Almost without exception every rookie that breaks into the big leagues earns the major league minimum of $570,500, including the AL and NL rookies of the year Randy Arozarena and Jonathan India, respectively.

They have virtually no bargaining power until they have six years of MLB service and become free agents. One exception is Tampa Bay rookie Wander Franco, a Willie Mays clone who signed this week for 12 years and $185 million.

Owners have learned to manipulate the system either by packing it in like the Pirates and five other teams that had at least 95 losses, or by finding good players with short service time like Boston GM Chaim Bloom, who got the Red Sox to the sixth game of the ALCS.

According to sportrac.com, Boston’s Tanner Houck, Garrett Whitlock, Nick Pivetta, Darwinzon Hernandez, Bobby Dalbec, Alex Verdugo and Christian Arroyo accounted for 2.25 percent of the 2021 payroll. Big contracts to Chris Sale, Xander Bogaerts, J.D. Martinez and Nathan Eovaldi, plus dead money to David Price and Dustin Pedroia et al. accounted for the bulk of the rest.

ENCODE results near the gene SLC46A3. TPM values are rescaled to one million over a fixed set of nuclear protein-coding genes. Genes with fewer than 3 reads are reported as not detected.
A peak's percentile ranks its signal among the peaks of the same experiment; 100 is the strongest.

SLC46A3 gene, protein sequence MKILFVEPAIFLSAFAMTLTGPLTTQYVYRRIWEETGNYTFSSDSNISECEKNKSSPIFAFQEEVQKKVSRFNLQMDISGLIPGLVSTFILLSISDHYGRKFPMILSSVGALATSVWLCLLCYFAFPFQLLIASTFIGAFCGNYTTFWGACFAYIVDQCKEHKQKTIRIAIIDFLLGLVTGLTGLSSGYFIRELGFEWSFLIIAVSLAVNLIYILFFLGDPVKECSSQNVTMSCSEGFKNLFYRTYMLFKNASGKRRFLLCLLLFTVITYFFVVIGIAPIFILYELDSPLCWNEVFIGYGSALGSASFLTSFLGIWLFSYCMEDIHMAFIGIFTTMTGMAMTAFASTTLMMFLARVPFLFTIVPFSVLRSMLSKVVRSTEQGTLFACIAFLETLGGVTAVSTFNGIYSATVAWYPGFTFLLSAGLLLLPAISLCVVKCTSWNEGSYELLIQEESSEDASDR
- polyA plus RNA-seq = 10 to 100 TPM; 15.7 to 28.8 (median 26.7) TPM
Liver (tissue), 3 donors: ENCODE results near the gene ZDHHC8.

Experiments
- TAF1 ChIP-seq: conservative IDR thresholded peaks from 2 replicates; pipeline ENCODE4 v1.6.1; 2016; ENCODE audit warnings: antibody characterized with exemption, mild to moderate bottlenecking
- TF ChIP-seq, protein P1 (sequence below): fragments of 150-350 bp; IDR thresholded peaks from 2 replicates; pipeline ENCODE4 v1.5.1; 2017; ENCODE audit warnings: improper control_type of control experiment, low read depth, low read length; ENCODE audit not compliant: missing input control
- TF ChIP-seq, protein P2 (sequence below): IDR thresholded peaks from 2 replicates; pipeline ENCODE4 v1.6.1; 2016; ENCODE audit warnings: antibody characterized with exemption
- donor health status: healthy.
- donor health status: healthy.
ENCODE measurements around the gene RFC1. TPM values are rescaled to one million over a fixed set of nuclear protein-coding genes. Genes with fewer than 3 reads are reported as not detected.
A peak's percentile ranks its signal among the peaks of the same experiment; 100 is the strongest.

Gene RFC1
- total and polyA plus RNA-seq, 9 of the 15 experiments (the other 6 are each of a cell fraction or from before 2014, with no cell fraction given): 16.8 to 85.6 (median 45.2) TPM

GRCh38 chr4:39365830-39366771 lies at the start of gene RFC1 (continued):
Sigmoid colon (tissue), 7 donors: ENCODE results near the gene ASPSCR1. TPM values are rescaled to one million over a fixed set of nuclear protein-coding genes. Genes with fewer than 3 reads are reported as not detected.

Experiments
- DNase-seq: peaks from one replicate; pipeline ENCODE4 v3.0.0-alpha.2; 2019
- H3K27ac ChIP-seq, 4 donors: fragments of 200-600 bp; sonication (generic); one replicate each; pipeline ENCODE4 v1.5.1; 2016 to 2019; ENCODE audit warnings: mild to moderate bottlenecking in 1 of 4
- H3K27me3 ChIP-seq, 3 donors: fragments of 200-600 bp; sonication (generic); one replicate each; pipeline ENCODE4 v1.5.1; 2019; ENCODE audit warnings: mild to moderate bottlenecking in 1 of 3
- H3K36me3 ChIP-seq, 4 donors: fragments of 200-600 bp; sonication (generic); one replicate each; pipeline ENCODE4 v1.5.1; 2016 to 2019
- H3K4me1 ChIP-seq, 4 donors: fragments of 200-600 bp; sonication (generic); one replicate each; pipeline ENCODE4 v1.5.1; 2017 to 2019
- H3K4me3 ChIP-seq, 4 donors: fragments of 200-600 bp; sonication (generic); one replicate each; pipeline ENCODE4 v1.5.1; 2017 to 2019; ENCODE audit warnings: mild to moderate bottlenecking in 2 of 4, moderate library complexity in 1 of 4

It all amounts to this. MLB has become a league of haves and have nots. The system is broken and now’s a good time to fix it. Hopefully it’ll get done in time for the equipment trucks to leave for spring training on schedule.

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Utah residents Conner Mantz and Whittni Orton led BYU to a sweep of last weekend’s D-1 cross country championships at Apalachee Regional Park in Tallahassee. Mantz won the men’s 10K in 28:33, and Orton took the women’s 6K in 19:25.

Harvard’s Graham Blanks was the fastest men’s finisher from a New England school (23rd in 29:21) and Yale’s Kayley DeLay was the fastest women’s finisher (10th in 19:37).

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Glenn Youngkin’s days on the hardwood at Rice don’t compare to former U.S. Senator Bill Bradley’s three seasons at Princeton. Bradley scored 2,503 points for the Tigers according to sports-reference.com and Youngkin scored 82 points in four years at Rice. More important he won the Virginia governor’s race by 63,480 votes.